Women In NFTs Don’t Owe You Femininity
The NFT space has been dominated by a male viewpoint, aesthetic, and gaze since its inception. The discourse around NFTs is proliferated by men on an individual level, through the content they create and promote. And when we look at the properties that have achieved the highest valuations, they have appealed to a traditionally male sensibility.
That’s not an attack. It’s not meant to tear down that aesthetic.
But it’s a simple fact, that it’s an aesthetic born from a specific demographic and audience. And that can be a problem because as we reach for mainstream adoption and onboarding, we don’t want to find ourselves in a position where new buyers feel unseen by the communities that seemingly define NFTS.
The rise of women-led projects is a win — and that’s not just because it opens the door to a wider demographic. The beauty of this diverse cross-section is that they are creating projects that defy traditional expectations and forge new paths for the future of NFTs.
They’re also creating an opportunity for men in the space to step outside their comfort zone and embrace a perspective that may be new to them.
Which is why I am excited. Because this new perspective is not about taking anything away from the existing NFT communities, it’s about adding something that was missing by virtue of its absence.
What I’m often concerned by however is the vision of femininity that many of these projects communicate — traditional, girlish femininity that builds on accepted standards and ideals of beauty or a “girlboss” femininity that embraces confidence, but only in the context of rose gold capitalism. And I’m not alone in my concern over the direction of this form of femininity, which often comes across as performative.
Femininity does not exist to be capitalized upon or exploited. And no matter how you dress up “NFTs for women,” it will never be enough because femininity has always been exploitable, historically and contemporarily.
There is nothing inherently wrong with these visions of femininity. But it’s important to remember that they are just two versions of “feminine” — their presence in NFTs does not and should not exclude so many others.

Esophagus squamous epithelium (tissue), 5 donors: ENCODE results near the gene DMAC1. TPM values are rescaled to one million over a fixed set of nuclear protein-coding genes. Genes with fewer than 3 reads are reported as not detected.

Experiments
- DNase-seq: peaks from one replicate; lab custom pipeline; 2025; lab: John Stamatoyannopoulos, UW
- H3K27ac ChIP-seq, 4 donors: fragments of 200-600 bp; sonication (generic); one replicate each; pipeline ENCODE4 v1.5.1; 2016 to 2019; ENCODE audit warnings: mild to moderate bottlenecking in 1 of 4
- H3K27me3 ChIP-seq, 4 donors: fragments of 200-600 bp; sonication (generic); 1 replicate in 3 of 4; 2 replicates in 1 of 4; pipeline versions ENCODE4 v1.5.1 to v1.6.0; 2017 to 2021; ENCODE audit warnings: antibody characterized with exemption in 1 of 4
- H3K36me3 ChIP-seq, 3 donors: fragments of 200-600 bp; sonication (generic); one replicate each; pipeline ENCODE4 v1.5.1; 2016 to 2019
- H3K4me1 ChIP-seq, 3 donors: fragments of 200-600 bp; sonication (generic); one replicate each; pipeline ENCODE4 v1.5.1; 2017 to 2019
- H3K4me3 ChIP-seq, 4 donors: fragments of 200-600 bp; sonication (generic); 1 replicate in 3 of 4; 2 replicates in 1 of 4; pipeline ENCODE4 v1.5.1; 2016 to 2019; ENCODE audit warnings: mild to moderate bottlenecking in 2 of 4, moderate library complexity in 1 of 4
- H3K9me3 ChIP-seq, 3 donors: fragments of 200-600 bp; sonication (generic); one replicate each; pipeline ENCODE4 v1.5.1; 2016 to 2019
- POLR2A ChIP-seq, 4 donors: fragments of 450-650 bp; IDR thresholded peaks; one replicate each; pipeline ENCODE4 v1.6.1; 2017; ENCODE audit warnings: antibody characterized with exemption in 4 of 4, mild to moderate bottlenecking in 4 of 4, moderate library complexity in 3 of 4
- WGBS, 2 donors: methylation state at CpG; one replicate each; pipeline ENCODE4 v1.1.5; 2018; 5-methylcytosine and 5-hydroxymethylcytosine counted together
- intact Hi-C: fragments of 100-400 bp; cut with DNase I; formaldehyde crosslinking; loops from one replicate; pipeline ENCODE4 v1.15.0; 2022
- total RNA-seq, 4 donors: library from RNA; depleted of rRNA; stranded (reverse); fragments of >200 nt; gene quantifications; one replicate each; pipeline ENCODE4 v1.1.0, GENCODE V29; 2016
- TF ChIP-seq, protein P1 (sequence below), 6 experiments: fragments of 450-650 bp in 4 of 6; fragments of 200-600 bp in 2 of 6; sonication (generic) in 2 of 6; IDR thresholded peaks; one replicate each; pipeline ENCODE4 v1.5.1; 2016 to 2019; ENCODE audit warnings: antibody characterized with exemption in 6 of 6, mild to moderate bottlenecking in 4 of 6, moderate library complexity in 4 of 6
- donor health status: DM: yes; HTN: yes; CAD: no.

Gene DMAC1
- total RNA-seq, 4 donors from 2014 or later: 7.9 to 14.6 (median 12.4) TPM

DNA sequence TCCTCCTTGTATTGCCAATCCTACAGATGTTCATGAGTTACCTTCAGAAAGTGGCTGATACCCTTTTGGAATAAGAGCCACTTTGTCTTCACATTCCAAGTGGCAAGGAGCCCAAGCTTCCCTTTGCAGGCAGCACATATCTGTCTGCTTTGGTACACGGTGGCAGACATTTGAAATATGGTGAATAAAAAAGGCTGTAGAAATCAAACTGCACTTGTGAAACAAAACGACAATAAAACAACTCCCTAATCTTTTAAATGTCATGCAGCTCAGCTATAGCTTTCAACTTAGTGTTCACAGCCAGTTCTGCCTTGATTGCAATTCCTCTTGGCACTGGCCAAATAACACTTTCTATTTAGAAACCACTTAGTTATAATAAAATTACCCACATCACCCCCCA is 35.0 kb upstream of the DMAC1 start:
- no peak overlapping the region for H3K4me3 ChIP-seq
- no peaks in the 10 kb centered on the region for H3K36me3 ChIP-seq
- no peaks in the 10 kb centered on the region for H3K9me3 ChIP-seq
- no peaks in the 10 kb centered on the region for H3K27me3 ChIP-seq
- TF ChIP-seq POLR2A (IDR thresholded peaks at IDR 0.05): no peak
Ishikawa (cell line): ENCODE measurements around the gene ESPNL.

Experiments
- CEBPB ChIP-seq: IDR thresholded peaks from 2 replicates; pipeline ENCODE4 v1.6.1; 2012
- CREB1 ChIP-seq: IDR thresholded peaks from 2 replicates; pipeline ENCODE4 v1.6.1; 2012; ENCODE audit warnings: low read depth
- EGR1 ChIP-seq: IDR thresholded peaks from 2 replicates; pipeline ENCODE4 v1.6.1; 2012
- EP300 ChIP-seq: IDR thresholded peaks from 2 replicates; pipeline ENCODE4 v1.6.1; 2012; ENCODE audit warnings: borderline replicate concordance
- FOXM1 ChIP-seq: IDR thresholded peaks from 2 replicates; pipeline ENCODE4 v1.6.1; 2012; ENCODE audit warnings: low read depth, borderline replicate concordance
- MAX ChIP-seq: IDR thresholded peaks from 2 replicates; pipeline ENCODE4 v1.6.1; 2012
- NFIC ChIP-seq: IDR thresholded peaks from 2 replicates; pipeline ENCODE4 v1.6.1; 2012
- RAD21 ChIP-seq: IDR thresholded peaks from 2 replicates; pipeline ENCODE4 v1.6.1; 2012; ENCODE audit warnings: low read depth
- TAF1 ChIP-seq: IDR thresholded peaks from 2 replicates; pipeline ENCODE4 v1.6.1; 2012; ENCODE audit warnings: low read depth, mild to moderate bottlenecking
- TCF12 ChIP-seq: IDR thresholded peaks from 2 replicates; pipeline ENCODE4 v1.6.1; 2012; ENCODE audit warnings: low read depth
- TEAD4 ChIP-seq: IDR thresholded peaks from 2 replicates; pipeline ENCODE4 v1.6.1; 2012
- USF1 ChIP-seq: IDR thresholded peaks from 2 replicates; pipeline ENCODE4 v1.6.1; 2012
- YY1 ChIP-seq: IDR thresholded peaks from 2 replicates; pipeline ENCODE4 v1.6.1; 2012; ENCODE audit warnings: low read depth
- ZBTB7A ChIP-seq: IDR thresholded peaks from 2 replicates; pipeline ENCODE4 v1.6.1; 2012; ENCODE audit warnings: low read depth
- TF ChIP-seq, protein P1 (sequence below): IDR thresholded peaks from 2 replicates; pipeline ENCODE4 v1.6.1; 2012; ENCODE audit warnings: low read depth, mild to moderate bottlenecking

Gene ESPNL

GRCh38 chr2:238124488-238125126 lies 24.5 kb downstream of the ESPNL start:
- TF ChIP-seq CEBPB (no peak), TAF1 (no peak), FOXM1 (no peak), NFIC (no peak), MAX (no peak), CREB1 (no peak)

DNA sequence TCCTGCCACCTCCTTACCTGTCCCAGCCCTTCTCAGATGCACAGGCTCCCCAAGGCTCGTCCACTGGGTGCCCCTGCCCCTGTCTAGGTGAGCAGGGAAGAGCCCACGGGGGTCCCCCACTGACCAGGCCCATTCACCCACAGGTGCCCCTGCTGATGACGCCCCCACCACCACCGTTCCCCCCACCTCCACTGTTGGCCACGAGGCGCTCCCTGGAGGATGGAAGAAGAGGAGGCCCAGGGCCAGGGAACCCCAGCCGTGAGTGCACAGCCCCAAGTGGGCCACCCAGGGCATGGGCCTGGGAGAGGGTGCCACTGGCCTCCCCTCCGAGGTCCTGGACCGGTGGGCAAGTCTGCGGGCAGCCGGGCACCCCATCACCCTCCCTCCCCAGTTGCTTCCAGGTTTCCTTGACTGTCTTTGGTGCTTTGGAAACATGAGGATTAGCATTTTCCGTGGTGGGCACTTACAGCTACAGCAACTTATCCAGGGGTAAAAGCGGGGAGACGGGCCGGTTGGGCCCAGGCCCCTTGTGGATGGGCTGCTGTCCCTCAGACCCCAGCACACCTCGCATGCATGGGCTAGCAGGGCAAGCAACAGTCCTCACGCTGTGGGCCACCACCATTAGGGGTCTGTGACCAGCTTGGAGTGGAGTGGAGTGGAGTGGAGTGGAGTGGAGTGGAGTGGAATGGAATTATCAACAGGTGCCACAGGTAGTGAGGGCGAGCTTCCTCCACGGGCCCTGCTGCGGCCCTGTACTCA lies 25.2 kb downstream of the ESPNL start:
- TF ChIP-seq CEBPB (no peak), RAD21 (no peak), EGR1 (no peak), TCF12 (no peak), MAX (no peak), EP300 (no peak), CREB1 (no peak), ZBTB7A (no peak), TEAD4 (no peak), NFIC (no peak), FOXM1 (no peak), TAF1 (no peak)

Women in NFTs, you do not owe anyone your femininity. And nothing that you can create will ever be feminine enough for someone who is looking to exploit it or devalue it as simply an “NFT for women.”
Femininity itself is a broad spectrum, and it is abundant in NFTs — just underrepresented by the content creators themselves.
It would be naive for us to embrace a vision of femininity that is used against us, we still risk turning away potential new buyers with the content we create and promote.
The tokenization of femininity has never been more prevalent than in NFTs, but the women creating these projects can use them as a tool with which to forge new paths and create new forms of “feminine”.
The rich tradition of femme/femme aesthetics is one that’s been inspired by queer communities and the rejection of gender binaries. So why not look there for inspiration? Why not look outside the mainstream world of femme influencers, and see how we can create space for diverse femininities in NFTs? Non-white femininity, Queer femininity, Non-Binary femininity, alternative femininity — these forms of expression, identity, and presentation are not “feminine” enough for the mainstream, but they form a core part of the foundation of who we are as women and NFTs should embrace them.
We never want our femininity to be seen as exploitable again. And there is no reason why women in NFTs cannot use their work to evolve notions of what it means to be truly feminine — by building a new world in which they can exist and be expressed.
The women in NFTs that I admire the most are the ones who don’t allow themselves to be trapped into one category or identity — because we all deserve freedom of expression and freedom of choice, and it’s about time we fought for that freedom.
As it stands, women-led NFTs and their monetization have an opportunity to evolve into a rich tradition in NFTs. But the content creators need to be more open-minded about what forms “feminine” takes if they hope to see more women participating in this space.
I created Riot Grrrls as a contribution to that new vision of diverse femininity; it’s a collection that expresses punk rock queerness through a feminine lens, without embracing soft femininity, idealized body types, or acceptably mainstream aesthetics.
Riot Grrrls is a 666 PFP drop on Ethereum. At 80% minted, we will launch a fund to help women and femme-identifying musicians record, create and mint their work as NFTs.At 100% minted we will launch Riot Grrrls DAO, a 6666 NFT collection, with a portion of supply airdropped to Riot Grrrl holders, creating the first women-focused and women-led blockchain music tribe.